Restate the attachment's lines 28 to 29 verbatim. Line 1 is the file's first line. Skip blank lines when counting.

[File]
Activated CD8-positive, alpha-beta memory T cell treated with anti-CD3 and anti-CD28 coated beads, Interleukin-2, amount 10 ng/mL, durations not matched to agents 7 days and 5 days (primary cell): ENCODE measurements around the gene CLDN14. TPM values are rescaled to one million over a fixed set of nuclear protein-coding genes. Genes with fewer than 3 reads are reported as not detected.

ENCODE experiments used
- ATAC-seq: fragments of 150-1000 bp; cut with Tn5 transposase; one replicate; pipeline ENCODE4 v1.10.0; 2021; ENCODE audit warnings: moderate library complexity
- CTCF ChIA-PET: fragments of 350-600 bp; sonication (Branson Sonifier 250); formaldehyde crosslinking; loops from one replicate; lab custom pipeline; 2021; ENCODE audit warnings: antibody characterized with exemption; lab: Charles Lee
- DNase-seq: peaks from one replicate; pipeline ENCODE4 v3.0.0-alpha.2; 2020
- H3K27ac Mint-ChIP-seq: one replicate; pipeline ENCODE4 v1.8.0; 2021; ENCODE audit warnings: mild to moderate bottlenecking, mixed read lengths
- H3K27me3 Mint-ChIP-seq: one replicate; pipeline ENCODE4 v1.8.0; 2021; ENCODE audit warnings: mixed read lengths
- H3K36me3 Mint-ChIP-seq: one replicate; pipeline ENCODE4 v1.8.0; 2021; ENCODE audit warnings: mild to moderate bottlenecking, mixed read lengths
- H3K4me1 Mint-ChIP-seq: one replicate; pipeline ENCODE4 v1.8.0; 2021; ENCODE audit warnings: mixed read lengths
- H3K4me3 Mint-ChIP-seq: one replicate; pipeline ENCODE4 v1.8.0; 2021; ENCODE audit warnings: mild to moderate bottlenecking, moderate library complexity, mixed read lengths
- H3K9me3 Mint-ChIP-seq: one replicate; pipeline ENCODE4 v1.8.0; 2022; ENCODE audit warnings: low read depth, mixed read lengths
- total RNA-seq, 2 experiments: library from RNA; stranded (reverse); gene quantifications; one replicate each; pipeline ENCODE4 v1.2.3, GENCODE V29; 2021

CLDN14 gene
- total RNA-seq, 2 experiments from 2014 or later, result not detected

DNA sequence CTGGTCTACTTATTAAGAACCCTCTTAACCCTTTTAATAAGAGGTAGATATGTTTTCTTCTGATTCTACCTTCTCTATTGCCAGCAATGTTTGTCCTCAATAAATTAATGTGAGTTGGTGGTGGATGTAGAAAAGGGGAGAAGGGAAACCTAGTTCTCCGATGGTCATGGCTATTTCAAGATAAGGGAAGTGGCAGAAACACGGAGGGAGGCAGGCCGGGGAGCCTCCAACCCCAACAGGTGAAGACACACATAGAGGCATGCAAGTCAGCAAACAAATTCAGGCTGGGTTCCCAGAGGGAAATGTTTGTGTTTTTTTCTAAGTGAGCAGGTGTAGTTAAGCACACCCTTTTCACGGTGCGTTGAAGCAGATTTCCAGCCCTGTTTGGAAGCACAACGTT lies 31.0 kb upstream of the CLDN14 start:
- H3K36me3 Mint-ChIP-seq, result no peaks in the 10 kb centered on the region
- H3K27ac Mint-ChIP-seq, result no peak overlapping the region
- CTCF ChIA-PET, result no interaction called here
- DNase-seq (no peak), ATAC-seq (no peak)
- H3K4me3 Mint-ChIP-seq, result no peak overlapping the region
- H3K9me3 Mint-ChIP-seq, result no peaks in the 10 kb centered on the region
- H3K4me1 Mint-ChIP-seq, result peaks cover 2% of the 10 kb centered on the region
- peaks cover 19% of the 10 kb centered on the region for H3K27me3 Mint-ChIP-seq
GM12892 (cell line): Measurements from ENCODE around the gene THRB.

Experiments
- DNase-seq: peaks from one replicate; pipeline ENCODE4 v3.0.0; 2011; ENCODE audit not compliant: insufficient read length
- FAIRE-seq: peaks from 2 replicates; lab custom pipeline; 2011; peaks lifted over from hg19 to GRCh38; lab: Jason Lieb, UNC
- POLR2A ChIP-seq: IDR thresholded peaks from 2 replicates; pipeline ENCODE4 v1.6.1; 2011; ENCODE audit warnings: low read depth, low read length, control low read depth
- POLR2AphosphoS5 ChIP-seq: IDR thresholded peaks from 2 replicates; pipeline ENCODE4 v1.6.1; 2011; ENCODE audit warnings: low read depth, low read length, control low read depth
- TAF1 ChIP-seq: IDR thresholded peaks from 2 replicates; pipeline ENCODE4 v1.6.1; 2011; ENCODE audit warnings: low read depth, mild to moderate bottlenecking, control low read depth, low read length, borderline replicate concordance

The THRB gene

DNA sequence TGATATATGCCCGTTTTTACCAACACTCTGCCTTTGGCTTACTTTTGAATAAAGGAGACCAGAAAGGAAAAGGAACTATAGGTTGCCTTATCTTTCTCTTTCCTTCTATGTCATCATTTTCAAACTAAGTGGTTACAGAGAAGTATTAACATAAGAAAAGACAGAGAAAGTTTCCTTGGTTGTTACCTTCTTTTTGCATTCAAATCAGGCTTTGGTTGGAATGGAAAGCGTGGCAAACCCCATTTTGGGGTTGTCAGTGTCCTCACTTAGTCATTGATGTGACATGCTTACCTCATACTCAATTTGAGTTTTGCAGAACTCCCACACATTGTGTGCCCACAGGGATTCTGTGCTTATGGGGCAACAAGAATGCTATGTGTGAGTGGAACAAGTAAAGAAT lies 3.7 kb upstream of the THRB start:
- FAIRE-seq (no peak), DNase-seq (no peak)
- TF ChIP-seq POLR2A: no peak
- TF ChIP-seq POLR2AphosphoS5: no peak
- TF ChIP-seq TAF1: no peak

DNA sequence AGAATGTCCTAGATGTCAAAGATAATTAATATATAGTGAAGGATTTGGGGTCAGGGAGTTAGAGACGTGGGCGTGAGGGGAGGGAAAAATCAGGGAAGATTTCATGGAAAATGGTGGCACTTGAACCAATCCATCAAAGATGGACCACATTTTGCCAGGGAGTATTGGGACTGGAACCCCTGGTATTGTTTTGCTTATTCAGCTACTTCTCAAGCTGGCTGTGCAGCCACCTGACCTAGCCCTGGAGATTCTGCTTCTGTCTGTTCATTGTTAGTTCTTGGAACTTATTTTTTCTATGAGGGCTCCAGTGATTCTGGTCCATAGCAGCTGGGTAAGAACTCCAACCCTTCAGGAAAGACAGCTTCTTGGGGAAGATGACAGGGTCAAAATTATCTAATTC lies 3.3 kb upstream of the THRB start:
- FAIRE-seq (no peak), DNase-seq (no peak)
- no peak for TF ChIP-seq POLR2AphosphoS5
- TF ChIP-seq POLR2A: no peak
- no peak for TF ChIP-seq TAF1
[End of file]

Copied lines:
- POLR2A ChIP-seq: IDR thresholded peaks from 2 replicates; pipeline ENCODE4 v1.6.1; 2011; ENCODE audit warnings: low read depth, low read length, control low read depth
- POLR2AphosphoS5 ChIP-seq: IDR thresholded peaks from 2 replicates; pipeline ENCODE4 v1.6.1; 2011; ENCODE audit warnings: low read depth, low read length, control low read depth